Putting reason over passion, Trudeau could not endorse a state seeking independence while he was fighting his own war with Quebec secessionists. Yet the images of starving children incited far more passion than Trudeau’s reason could rebut. His indifference to Africa is provocatively probed in English’s biography, especially as it contrasts with the genuine attachment to that region’s problems by Trudeau’s successors, Brian Mulroney, Jean Chrétien and Paul Martin.
Similarly, Trudeau wanted Canada to be a voice of dry neutrality in War, ignoring the huge cultural effect of the United States on the political, passionate feelings of Canadians, who were being bombarded daily by the American consumerist revolution.
English offers example after example of passion prevailing over reason in Trudeau’s rule. As early as 1973, the man himself confessed that rationality didn’t always work. Losing his temper in the Commons, lashing out at English-Canadian “bigots” in an outburst he later rued, Trudeau reflected on reason alone as inadequate for the political fray over bilingualism. “If they want blood and guts, I’ll give them blood and guts.”
He could smack Canadians in the gut for issues significant and trivial. When Trudeau wanted a pool installed at 24 Sussex, for instance, his aides cast about to find a reason for the expensive installation, even trying to solicit doctors’ recommendations.
It didn’t work. That pool stood as an entitlement in that era and beyond. Laureen Harper, in press reports, still feels compelled to apologize for her family’s enjoyment of the Trudeau pool, telling journalists, in aw-shucks fashion, that it’s a lucky step up from the outdoor camping and swimming of her more modest Alberta background.
“Trudeau’s education was Keynesian, his economic instincts were eclectic, his politics were egalitarian, and for all his intelligence, his vision in this new dawn was often blurred,” English writes, summarily, about the ineffective response to the economic travails of that era.
English, an historian and academic, who served one term as a member of Parliament for the Waterloo, Ontario, riding from 1993 to 1997, has obviously had his own immersion course in the lessons of passion trumping reason. Politics attracts so many decent, scholarly people such as English, who arrive in Ottawa to find that policy debates always take a back seat to high emotion. Like English, they often leave, choosing a more sane way to make a living. And yet the two can coexist. This reviewer — full disclosure — spent many evenings in English’s company while he was an MP; the conversation veered back and forth from policy to politics to passion, and he always had a bracing grip on the difference between them all. Only someone steeped in the abstract and the reality of politics could have written Trudeau’s biography properly, where others have fallen short. By others, I mean Trudeau himself, whose Memoirs (1993) was a huge disappointment.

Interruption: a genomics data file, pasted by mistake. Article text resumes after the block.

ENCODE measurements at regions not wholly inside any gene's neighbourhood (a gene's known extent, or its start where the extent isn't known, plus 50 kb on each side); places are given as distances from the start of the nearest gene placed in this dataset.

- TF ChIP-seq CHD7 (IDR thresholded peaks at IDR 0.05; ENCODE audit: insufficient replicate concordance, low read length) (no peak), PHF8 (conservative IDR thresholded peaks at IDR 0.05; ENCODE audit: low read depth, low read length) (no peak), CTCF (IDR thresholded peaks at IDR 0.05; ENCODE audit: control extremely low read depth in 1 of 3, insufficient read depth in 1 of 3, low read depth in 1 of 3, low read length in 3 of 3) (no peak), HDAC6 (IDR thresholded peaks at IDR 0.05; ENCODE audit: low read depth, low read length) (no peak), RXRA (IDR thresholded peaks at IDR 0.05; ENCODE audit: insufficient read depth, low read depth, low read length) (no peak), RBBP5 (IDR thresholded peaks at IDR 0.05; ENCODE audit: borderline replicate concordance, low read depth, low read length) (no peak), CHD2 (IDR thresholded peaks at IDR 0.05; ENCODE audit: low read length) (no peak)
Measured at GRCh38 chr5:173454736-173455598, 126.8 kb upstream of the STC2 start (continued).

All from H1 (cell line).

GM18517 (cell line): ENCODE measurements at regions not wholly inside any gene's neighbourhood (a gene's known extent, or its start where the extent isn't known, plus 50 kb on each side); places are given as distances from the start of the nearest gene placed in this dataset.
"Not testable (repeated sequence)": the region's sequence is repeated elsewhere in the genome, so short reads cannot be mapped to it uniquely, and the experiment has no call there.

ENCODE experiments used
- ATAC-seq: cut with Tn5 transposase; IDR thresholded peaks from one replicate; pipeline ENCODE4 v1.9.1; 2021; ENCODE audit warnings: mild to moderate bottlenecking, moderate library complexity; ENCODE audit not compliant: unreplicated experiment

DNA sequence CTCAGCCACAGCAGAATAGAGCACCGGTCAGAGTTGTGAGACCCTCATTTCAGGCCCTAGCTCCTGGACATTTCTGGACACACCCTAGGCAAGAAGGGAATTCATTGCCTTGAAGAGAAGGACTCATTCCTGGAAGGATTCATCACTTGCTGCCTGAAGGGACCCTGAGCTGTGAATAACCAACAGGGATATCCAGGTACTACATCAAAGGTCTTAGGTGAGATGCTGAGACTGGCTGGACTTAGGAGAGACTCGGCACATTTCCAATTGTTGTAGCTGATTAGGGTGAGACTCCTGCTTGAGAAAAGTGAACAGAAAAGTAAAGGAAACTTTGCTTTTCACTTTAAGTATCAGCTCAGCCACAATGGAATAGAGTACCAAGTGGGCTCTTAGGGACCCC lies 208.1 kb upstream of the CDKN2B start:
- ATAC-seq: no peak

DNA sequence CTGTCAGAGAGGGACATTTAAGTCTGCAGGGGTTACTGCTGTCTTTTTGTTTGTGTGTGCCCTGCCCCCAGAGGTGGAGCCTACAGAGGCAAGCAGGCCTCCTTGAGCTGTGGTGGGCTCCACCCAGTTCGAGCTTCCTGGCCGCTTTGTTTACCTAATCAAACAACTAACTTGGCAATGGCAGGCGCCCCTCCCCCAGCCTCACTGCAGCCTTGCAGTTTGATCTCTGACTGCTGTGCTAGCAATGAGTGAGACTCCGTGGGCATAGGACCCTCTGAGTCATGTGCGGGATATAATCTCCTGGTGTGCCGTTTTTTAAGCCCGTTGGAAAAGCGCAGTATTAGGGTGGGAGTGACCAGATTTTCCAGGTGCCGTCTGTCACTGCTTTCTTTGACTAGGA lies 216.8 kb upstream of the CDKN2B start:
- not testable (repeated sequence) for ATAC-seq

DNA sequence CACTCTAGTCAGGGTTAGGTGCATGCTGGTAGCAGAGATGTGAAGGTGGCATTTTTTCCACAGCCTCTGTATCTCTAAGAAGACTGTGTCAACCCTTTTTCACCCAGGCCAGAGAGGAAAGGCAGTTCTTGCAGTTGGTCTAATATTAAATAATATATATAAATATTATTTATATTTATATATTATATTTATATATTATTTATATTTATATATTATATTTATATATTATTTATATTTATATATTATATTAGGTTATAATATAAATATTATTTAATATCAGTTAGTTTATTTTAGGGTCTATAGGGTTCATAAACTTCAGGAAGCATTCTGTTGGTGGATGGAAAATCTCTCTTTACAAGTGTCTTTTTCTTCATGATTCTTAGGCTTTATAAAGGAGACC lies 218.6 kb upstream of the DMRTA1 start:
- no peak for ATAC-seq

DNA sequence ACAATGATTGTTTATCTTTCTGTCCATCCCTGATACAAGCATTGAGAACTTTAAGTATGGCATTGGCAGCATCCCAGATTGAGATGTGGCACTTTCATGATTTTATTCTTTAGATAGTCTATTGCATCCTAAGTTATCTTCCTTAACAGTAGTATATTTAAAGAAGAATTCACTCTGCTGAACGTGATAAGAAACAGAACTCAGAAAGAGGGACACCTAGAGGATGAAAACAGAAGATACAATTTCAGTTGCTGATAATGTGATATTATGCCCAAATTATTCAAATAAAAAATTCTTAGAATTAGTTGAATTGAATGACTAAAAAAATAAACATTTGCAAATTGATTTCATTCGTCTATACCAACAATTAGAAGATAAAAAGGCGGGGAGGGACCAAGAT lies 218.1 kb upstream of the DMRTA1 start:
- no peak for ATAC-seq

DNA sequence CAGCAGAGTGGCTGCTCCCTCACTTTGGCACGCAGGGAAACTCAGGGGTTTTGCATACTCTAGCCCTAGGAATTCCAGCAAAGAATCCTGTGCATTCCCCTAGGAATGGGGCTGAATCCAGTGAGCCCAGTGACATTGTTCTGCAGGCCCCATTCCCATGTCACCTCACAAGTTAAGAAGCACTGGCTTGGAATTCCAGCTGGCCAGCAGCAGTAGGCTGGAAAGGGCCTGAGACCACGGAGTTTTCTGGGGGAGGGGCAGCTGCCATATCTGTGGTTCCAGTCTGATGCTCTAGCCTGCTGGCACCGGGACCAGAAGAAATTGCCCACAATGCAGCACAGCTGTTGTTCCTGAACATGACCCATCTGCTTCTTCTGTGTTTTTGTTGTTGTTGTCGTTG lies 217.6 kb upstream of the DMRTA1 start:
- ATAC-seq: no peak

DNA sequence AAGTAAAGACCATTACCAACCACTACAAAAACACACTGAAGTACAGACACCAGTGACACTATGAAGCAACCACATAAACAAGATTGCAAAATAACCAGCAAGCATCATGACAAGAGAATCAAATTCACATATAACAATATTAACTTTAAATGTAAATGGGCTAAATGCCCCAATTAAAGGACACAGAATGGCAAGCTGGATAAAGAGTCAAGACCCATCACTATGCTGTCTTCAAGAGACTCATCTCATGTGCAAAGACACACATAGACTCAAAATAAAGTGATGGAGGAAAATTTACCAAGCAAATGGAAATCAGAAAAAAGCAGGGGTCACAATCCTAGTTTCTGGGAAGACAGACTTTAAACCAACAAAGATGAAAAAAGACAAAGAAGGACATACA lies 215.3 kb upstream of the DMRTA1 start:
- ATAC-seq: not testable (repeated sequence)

Just Watch Me, in contrast, is a sweeping, fairminded, detailed and disciplined account of Trudeau and his times. It stands with Trudeau and His Times, the two-volume work by Christina McCall and Stephen Clarkson, as a defining work about the man — with English’s version supplemented with exclusive access to Trudeau’s papers.
So what was Trudeau’s legacy — passion or reason? Passion, not reason, fuelled “Trudeaumania,” which got him elected in the heady 1960s. Passion, not reason, impelled thousands of Canadians to mark his death in 2000 with long lineups to view his coffin at Parliament Hill and to throw roses in the fountain at the
Eternal Flame. The first flurry of news reports on English’s book focused on Trudeau’s many passionate relationships with women, and their influence on his governance. All that isn’t an accident — for all Trudeau’s avowed preference for reason, he actively cultivated much of the passion, good and bad, that he provoked.
And that, not just the man, “haunts us still,” in the memorable phrase of McCall and Clarkson. As recently as November this year, National Post columnist John Ivison was lavishing praise on Stephen Harper for understanding that feelings are more important than logic in federal politics. “Conservatives understand that an approach based on logic and policy is doomed — they know voters make their decisions based on feelings, such as whether the party cares about them and their values,” Ivison writes.
Joyce Wieland later regretted her quilted tribute to Trudeau, English writes. Judging him in retrospect, the artist found him too cold and too rational to handle the passions he inspired. But English’s chronicle of Trudeau’s time in power gives us a complex insight into the daily struggle of reason versus passion. It’s not a black-and-white, either-or proposition, and politics needs a healthy dose of both. This is the overarching wisdom within English’s book — a lesson that applies not just to the Trudeau era, but in the politics of today as well.
A review of John English. Just Watch Me: The Life of Pierre Elliott
Trudeau: 1968-2000. Toronto: Knopf Canada, 2009